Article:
He acknowledged the public concerns which had been brought to the Council’s attention and said that anyone concerned or against the application should submit objections. The decision would be made by the Committee, which comprised all political groups on the Council. The public interest and strength of feeling on this proposal was evident and the application would be dealt with as quickly as possible. However, Councillor Bramall stated that he could not predetermine the outcome of the application, which was subject to the quasi-judicial process of the Planning Committee. 




Petition Requesting the Reinstatement of the Free Bee Bus Service




The Council received a petition containing 488 signatures requesting the reinstatement of the Free Bee bus service.




On behalf of the petitioners, Jackie Milner addressed the Council. She stated that she represented Sheffield Pensioners Action Group and had been informed that 14 buses serviced the bottom of the Moor and Moor Markets. She said that she was fortunate in that the bus service which she used did go to the Moor Market.  People were saying that there was not information to tell them which bus they should catch to get to the bottom of the Moor. This was having an impact on the success of the Moor Market and Market Traders were also concerned. It was suggested that signs should at least be produced to tell people which bus to catch and from where in order to travel to the Moor Market.




The Council referred the petition to Councillor Leigh Bramall, Cabinet Member for Business, Skills and Development.  Councillor Bramall acknowledged the concerns expressed about the withdrawal of the Freebee Bus service. He said this had been a decision made by the South Yorkshire Transport Authority and had been brought about by the budget cuts, which meant that the Transport Authority had less money to spend.




The issue was how the bus services bound for the Moor Market could be promoted. Bus operators already charged a 50 pence flat rate for bus journeys made within the City Centre. He agreed that the lack of information concerning bus services and fares was a problem and it needed to be examined. The Market did have a marketing budget with which to carry out promotion and Councillor Bramall stated that he would speak with the relevant people with a view to improving the information regarding bus services to the Moor Market.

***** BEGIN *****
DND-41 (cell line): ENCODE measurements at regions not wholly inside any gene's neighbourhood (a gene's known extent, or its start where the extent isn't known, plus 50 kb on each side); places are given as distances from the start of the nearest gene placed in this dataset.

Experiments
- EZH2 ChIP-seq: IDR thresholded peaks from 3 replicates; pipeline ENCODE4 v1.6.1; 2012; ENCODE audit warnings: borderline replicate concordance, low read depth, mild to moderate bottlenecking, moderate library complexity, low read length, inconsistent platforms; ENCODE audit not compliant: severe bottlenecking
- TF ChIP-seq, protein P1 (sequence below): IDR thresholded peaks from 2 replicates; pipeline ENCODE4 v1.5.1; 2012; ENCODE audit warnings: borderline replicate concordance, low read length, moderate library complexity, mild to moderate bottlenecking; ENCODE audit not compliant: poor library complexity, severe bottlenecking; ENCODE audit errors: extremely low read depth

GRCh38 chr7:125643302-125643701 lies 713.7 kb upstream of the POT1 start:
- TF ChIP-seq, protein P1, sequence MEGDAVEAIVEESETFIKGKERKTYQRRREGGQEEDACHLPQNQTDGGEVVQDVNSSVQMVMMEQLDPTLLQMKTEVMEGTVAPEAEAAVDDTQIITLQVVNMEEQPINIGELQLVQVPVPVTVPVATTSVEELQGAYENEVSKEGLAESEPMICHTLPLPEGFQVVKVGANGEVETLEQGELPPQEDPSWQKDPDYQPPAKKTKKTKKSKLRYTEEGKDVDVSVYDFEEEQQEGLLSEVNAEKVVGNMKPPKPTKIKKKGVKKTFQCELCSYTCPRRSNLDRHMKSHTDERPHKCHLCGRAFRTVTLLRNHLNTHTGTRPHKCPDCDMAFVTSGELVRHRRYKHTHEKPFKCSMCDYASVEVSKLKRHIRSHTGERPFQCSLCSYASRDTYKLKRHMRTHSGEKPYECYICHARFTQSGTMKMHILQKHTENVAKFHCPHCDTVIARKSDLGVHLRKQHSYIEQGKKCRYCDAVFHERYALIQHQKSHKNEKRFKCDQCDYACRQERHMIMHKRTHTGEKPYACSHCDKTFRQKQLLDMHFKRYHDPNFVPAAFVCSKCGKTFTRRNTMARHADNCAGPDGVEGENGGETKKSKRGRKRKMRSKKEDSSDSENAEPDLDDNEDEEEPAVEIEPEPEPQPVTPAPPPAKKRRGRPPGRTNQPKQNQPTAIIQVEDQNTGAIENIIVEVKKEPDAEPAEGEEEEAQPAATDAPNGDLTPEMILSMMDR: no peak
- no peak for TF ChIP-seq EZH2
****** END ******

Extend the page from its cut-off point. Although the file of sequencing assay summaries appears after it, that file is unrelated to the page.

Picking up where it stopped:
Petition Objecting to the Proposed Construction of a Tesco Express Store in Stannington




The Council received a petition containing 884 signatures, objecting to the proposed construction of a Tesco Express store in Stannington.




On behalf of the petitioners, Clare Probert addressed the Council. She stated that work had begun on the conversion of the former public house in Stannington to a Tesco store and it was understood that planning permission would be required for some elements of the new store.



People objected to the Tesco store on several grounds, including the potential noise problems and other behaviours associated with the sale of alcohol. The benefit of a cash machine at the premises was also brought into question, as there was already such a facility in the village. The location of the development was on a blind bend and there was concern for road safety and particularly that of pedestrians. She asked whether a pedestrian crossing would be included in the proposals. There was also concern as to how deliveries would be made to the store and the road safety implications of increased traffic brought into the area by customers. She said it was local people and local business which would be most affected by the creation of the Tesco store and she asked what was the benefit of the development for local people.